The First Step In Organizing Your Tax Information

Now that it’s February, chances are that you’ve received most (and hopefully all) of your tax documentation.

The problem I’ve found is getting it all together.  So much mail comes in that sometimes it’s easy to overlook something, not to mention the fact that we get electronic statements for more than a few things, which can save on paper and such, but require you to actually print those tax documents.

Getting everything organized can be a challenge.

For me, what I’ve found works best is to rely on the fact that we are creatures of habit.

What does this mean?

Well, most of us probably work at the same job, have accounts at the same banks or brokerage firms, give to many of the same charities, etc.

For us, that means that the best way to start organizing our tax information for 2011 is to look at our 2010 tax return.

I can quickly go through the return and jot down the items that we used in 2010 to create a checklist of what we need in 2011.  This process will also trigger thoughts of things that were different and lead me to note what I need to do there.

For example:

  • Charitable deductions – We typically give to church, schools, Salvation Army, and a few other charities.  Looking through the list is a good way to remind me to look up the exact amounts
  • Mortgage – The biggest deduction we have is the interest deduction on our mortgage.  Jotting this down will remind me to check for our statements, and this year, we re-financed, so I can write down a note to pull out the closing statements since we can write off some of the closing costs as well.
  • Income – My wife doesn’t work and I didn’t change jobs, so this seems easy, but I also note that I should declare income from blogging, so I add that to the list.

You get the idea.  Now, there might be other changes as well that you won’t necessarily see from the list, but if you check last year’s statement as a first step, you’ll typically cover almost everything you need to get yourself ready for this years taxes.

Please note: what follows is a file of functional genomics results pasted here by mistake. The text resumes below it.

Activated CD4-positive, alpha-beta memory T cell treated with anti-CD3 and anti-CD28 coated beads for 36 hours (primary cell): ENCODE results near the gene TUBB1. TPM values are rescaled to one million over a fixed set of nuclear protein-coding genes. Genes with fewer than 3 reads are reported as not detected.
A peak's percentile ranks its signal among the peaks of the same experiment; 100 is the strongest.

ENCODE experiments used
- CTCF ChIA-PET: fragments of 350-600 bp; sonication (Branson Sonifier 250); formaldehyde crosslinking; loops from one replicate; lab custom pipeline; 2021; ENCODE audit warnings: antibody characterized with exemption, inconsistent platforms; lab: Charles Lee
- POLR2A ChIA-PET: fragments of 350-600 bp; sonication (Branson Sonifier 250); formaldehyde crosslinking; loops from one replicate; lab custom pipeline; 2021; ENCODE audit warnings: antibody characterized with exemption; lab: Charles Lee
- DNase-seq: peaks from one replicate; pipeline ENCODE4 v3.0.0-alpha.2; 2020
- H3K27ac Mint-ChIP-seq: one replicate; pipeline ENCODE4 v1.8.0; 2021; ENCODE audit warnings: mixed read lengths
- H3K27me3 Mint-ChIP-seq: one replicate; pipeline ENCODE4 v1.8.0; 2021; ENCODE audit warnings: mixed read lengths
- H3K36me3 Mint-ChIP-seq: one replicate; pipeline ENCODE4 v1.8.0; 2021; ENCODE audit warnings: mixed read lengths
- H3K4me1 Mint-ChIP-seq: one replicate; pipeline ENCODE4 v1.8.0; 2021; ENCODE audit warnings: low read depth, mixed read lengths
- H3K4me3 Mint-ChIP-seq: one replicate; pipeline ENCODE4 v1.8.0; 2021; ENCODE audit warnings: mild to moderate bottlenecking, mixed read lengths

How far along are you in getting your tax info ready for the upcoming tax season?

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18 thoughts on “The First Step In Organizing Your Tax Information

  1. Organization is definitely one of the biggest keys. Personally, I’ve been done since the beginning of January. My system allows me to have almost everything I need before it is even sent. I break down and track my salary, break out the interest from principal on my mortgage and student load, and otherwise categorize every transaction in Quicken throughout the year. This way, I can easily take my company QuickBooks data and factor everything together to see where I stand at any point in time, plus it makes tax time much easier for me.

  2. Ahhh I need to get all of my tax stuff together. Luckily my taxes are never complicated; all I need is my documentation from my jobs, and I’m good to go. My charity donations are usually in the form of clothes, food, etc so I rarely get a tax receipt for them.

  3. Since I am self employed I file quarterly so 3/4 of the work is already done come January 1st. I have everything together and am just waiting on W2’s to be sent to me from the U.S. Once I receive those it will be a quick and easy process to finish up and then get ready to do the first quarter filing for 2012 🙂

  4. We had a lot of self-employment income from several different sources last year so doing our taxes is going to be a pain. We will be better organized and paying quarterly taxes this year so next year should be much easier.

    • If last year was your first year with self-employment income, it will likely get easier to handle that aspect moving forward.

  5. I really need to get better at being organized, I feel like every year I misplace a W2 or a different tax form. I think I will go with a binder from now on to make sure I am prepared

    • I just grab a folder in January and start stuffing things into it as they arrive. It makes for less things being misplaced, anyways.

  6. I have a pretty basic system that’s always worked well for me. I just have a folder that anything tax related goes into. When I sit down to do my taxes, I just pull out my folder and everything is there ready to go.

    • Same here. With more and more electronic accounts, I do have to print stuff out that doesn’t get delivered in snail mail, so it’s mainly just going through and making sure I print everything and adding it to the folder.

    • I do the same thing and its worked for me for years. Its way less cubersome when you develop a system to organize as the paperwork comes in.

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